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I have been interested in nature for most of my life but since I retired I spend as much time as I can exploring the nature reserves and wildlife hotspots of my adopted home, Dorset in southern England. Whilst out I record what I see and take snaps where I can (I am no photographer!) and that forms the basis of my Nature of Dorset website. When I find something new I like to research it and write about it in my nature notes, it is how I learn and hopefully you might find my notes helpful as well!

This website is for the people of Dorset interested in wildlife and for people from elsewhere interested in the wildlife of Dorset!

22 November, 2016

Great Willowherb: codlins and cream



My field guide lists no less than fourteen members of the willowherb family and as you would expect from related species separating them can be a challenge. As always, though, one can whittle the choices down by looking to see which ones occur in the area you are in and in Dorset this means there are only seven to worry about! From here you have to look for identifying features to separate them although you can use habitat as a useful guide as well.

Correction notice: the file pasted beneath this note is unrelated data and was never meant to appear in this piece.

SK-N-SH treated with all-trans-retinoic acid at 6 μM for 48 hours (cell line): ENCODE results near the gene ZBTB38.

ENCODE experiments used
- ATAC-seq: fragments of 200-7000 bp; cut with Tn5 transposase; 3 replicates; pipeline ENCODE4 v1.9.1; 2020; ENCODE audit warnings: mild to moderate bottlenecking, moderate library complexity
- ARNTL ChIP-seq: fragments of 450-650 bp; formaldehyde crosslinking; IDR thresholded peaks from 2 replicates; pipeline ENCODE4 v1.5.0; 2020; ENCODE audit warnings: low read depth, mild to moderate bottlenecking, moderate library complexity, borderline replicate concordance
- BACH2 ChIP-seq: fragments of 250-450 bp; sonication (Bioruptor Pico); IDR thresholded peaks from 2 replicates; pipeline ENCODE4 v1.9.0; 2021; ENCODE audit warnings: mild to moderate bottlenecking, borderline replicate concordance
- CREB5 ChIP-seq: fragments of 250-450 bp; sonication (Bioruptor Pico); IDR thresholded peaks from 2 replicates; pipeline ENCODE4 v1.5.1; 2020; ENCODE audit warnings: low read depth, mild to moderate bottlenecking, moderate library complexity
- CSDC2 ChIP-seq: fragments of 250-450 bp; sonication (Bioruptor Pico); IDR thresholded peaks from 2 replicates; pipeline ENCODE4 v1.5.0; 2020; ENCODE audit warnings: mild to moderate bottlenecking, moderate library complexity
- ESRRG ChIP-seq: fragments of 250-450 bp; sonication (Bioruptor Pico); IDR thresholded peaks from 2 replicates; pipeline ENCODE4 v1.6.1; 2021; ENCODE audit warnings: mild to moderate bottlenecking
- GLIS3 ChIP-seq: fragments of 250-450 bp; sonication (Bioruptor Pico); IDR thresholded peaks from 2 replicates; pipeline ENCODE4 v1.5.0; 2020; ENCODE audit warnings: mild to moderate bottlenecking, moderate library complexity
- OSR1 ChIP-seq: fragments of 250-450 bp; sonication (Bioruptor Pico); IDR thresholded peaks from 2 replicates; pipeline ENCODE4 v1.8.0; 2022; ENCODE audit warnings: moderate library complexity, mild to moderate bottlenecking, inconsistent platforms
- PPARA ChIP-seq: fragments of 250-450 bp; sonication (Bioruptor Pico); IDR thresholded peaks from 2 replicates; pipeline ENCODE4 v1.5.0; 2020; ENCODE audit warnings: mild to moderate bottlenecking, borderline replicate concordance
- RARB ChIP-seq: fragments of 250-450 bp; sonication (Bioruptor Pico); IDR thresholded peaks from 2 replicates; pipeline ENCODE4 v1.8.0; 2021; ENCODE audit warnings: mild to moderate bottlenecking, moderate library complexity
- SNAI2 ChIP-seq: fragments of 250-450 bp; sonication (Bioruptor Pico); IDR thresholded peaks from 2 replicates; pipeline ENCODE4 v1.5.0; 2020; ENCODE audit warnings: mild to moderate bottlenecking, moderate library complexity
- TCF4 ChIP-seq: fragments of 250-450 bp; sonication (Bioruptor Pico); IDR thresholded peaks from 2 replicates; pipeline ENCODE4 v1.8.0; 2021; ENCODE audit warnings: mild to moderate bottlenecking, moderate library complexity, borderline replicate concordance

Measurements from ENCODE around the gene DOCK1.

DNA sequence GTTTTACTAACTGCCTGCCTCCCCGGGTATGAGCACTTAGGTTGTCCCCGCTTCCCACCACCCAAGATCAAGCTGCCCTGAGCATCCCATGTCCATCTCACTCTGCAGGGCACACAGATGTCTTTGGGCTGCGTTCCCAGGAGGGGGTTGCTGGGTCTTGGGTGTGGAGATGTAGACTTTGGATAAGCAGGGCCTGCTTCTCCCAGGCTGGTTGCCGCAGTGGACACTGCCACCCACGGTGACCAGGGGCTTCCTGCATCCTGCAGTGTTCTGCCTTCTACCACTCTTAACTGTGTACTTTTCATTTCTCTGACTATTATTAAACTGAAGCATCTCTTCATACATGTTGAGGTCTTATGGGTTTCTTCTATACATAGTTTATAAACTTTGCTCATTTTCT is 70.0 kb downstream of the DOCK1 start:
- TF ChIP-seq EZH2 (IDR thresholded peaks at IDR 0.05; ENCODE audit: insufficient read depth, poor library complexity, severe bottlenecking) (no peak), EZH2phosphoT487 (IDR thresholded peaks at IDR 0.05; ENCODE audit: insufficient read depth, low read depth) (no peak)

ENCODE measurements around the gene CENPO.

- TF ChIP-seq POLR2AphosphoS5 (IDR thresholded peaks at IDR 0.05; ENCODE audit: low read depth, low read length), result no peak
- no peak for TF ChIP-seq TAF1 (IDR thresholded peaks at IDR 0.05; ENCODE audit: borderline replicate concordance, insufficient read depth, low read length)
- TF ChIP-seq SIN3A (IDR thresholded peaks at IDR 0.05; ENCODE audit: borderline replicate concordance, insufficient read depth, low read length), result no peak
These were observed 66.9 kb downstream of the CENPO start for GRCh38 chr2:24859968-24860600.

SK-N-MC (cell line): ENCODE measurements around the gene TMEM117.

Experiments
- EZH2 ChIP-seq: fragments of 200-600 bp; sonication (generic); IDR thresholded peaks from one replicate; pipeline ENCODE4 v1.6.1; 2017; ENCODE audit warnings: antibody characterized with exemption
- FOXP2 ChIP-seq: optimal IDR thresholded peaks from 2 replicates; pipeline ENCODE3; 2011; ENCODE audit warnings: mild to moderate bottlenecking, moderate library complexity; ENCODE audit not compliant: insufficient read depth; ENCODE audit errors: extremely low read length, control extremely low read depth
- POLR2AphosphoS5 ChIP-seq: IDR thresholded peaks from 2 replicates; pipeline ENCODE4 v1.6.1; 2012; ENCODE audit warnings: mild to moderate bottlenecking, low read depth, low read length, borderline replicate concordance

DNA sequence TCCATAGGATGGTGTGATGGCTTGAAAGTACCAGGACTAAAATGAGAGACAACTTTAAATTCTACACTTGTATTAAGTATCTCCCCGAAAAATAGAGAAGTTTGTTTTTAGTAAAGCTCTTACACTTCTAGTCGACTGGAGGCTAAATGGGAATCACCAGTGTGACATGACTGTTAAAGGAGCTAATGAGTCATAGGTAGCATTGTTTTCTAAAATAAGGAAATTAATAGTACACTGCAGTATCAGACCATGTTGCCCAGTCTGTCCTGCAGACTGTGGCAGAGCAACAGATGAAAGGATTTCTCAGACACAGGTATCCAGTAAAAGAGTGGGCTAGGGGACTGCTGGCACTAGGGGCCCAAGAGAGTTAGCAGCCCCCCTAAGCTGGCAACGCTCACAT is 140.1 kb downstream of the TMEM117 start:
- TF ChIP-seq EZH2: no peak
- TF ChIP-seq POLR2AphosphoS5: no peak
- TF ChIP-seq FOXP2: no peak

With this in mind the great willowherb (Epilobium hirsutum) is easy to pick out from the seven options. Firstly, the use of the prefix 'great' is a good indicator. Not only is it a strong, robust plant growing to nearly two metres tall it also produces 'great' flowers, much larger than other members of the family and that alone should be enough to settle it. Just to be certain, if it is in flower between July and September and is growing in damp conditions in ditches, by ponds or along river banks then it is almost certainly great willowherb.
This is also known as codlins and cream but it is hard to see why. Codlin is an old country name for apples (codlin moths are a pest of apples) so why would a completely purple flower resemble apples and cream?

Great Willowherb: codloins and cream